Germany’s interior minister has expressed concern about a rise in crime attributed to right-wing extremists. The problem has been highlighted by a series of neo-Nazi murders that has drawn worldwide attention.
Speaking in an interview with the newspaper Tagesspiegel am Sonntag German Interior Minister Hans-Peter Friedrich said that preliminary statistics for 2012 indicated that right-wing crime had risen by 4 percent compared with the previous year. The authorities investigated 17,600 cases of extremist-related offenses in 2011.
Friedrich, who didn’t provide and precise figures for 2012, said he was particularly concerned by a 2 percent rise in violent crime compared with 2011, when 828 cases were reported.
“There is a potential for violence among neo-Nazis that we must not underestimate,” Friedrich said. “What worries me is that the threshold of inhibitions about committing acts of violence has dropped dramatically.”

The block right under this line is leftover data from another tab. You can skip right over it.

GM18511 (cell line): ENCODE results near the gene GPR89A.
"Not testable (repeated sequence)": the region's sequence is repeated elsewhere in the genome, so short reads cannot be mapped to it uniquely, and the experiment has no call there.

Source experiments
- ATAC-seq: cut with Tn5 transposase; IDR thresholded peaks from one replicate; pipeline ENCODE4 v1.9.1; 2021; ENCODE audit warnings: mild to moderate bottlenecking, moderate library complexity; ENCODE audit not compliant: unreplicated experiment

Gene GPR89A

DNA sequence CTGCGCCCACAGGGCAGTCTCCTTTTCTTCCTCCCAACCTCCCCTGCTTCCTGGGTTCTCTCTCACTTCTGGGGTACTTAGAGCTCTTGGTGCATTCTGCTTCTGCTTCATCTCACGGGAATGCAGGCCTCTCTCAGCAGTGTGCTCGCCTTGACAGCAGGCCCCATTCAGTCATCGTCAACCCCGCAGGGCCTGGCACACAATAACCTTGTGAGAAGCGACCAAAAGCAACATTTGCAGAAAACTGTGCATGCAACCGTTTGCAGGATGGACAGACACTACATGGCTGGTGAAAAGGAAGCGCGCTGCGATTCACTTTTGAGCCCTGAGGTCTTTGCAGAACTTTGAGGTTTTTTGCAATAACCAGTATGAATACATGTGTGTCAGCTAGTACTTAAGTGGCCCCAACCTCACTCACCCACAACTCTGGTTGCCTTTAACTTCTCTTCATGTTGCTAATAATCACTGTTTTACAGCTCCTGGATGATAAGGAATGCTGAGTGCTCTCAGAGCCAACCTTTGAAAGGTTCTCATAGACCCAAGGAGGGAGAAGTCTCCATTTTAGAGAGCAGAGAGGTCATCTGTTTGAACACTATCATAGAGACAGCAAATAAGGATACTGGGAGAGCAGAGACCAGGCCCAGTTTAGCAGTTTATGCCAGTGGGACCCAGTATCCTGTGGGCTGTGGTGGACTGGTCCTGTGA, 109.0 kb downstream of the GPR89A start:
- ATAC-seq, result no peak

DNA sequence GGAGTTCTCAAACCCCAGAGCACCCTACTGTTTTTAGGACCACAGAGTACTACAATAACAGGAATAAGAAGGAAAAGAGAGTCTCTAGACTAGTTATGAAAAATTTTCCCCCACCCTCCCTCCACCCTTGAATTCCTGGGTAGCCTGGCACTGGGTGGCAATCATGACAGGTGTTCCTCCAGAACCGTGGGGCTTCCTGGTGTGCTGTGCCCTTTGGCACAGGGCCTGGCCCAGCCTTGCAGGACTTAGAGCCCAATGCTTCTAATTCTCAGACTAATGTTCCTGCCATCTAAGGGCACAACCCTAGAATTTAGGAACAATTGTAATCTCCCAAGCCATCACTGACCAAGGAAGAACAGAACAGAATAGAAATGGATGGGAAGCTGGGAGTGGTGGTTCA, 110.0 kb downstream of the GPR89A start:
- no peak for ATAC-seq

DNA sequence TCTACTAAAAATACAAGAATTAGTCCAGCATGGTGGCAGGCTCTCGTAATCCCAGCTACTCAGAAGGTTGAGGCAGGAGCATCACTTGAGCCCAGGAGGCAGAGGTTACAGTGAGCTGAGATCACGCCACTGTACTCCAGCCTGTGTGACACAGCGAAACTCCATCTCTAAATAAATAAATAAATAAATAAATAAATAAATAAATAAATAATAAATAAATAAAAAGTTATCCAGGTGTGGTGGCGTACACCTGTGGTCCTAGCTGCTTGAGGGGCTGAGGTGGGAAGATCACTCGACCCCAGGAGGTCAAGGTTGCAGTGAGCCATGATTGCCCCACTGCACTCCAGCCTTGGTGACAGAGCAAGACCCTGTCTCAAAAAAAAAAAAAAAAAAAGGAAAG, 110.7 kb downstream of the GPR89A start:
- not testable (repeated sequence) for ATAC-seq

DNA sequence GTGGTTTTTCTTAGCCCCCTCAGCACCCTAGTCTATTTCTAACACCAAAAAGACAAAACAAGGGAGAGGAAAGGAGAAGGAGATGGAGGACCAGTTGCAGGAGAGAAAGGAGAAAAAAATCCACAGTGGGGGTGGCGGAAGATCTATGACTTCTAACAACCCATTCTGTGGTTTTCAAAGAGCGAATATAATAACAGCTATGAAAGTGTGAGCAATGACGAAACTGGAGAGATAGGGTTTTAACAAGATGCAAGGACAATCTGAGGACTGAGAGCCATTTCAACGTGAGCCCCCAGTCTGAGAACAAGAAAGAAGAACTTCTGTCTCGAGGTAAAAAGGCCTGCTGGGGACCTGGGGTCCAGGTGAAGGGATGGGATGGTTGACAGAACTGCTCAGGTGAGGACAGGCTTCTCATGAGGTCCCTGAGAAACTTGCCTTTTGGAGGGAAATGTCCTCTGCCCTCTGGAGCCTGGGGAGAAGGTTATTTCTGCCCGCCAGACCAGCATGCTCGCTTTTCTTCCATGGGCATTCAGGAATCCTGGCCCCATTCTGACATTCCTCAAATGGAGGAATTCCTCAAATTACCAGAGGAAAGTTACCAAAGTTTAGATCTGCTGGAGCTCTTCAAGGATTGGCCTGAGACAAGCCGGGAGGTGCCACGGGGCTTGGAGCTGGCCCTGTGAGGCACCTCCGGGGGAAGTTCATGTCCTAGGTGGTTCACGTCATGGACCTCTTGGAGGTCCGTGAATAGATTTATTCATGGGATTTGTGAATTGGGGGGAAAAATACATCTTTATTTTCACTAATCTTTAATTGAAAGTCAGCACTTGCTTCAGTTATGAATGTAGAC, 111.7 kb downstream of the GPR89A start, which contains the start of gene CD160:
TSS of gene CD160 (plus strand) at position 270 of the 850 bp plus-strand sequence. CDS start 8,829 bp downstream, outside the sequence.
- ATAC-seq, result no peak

Friedrich said he would raise the issue with his counterparts from Germany’s 16 states at their next meeting.
The danger of right-wing violence has received heightened attention in Germany since November 2011, when two members of the self-styled neo-Nazi group National Socialist Underground were found dead in an apparent murder-suicide in the eastern city of Zwickau.
They and a third member of the group are alleged to have murdered nine immigrant shopkeepers and a German policewoman between 2000 and 2007.
The group member and four other suspects are to be put on trial next month on charges that include complicity in the apparently anti-foreigner murders.
It was not until last year that German police and intelligence agencies conceded that they had long failed to link the far-right suspects to the series of killings.
pfd/jlw (EPD, dpa)